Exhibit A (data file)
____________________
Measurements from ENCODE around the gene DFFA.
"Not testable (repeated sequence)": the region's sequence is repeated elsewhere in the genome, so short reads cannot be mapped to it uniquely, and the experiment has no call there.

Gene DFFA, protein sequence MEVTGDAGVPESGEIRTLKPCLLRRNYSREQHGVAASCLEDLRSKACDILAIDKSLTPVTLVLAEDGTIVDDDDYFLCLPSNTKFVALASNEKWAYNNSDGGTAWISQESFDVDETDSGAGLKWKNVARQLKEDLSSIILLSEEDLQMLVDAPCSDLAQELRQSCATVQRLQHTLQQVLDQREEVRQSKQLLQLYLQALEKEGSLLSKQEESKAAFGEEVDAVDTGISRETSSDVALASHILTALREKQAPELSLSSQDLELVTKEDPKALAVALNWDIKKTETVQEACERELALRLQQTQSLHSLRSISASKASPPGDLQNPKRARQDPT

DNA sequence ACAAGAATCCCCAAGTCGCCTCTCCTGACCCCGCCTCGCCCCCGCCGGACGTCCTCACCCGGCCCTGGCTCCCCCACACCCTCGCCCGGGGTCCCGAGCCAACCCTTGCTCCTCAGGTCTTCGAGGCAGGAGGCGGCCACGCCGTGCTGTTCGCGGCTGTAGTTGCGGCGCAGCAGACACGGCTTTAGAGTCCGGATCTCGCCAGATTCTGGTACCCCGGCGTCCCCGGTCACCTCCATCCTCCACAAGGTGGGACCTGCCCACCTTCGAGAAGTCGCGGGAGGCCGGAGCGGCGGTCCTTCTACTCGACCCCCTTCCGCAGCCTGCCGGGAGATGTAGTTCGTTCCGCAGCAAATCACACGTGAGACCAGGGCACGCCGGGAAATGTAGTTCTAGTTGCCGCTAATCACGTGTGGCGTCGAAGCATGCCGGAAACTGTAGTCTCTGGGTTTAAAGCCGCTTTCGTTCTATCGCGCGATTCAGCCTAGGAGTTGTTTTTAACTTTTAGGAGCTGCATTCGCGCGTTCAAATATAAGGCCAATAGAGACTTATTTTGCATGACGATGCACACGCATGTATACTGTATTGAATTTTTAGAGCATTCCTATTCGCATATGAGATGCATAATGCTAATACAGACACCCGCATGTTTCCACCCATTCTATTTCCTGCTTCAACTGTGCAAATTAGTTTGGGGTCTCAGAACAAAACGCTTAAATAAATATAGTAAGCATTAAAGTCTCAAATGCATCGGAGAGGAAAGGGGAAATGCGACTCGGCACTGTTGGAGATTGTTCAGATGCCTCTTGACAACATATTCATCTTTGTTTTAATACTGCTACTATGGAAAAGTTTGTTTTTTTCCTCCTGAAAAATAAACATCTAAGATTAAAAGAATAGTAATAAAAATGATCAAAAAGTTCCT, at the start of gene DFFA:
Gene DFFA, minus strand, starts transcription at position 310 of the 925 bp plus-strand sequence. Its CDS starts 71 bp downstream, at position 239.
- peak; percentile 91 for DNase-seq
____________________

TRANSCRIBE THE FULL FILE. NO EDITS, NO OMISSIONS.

Measurements from ENCODE around the gene DFFA.
"Not testable (repeated sequence)": the region's sequence is repeated elsewhere in the genome, so short reads cannot be mapped to it uniquely, and the experiment has no call there.

Gene DFFA, protein sequence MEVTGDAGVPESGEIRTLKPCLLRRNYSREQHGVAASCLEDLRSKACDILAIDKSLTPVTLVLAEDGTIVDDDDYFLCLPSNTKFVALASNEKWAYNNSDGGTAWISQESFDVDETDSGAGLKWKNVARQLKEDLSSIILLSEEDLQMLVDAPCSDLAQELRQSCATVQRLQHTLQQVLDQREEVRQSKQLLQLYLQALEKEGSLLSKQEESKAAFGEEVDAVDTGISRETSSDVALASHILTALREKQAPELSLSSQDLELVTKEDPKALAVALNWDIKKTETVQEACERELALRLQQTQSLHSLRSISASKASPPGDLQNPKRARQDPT

DNA sequence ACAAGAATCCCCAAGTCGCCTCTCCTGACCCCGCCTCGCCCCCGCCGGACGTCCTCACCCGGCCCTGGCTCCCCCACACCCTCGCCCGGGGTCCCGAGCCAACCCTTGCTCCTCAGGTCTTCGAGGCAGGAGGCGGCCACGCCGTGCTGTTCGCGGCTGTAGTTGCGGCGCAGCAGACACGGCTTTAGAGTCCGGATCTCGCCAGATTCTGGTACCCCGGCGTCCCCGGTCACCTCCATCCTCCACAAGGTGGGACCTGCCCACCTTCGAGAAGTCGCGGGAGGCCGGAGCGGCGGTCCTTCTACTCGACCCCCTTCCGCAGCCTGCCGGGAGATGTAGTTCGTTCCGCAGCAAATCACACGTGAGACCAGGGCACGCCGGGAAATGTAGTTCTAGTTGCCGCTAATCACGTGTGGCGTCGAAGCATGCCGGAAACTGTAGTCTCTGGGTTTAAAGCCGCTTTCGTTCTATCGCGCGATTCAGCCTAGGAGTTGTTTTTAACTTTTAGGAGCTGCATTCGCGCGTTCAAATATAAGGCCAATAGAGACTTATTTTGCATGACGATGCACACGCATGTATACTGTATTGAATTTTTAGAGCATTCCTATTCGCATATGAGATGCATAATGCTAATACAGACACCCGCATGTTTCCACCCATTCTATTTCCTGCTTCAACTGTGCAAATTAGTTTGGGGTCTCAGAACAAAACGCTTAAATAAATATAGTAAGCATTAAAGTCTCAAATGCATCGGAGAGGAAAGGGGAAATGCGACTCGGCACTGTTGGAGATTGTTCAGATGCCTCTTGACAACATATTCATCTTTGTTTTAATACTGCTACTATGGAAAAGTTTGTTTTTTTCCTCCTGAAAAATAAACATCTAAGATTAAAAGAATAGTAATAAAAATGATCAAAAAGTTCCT, at the start of gene DFFA:
Gene DFFA, minus strand, starts transcription at position 310 of the 925 bp plus-strand sequence. Its CDS starts 71 bp downstream, at position 239.
- peak; percentile 91 for DNase-seq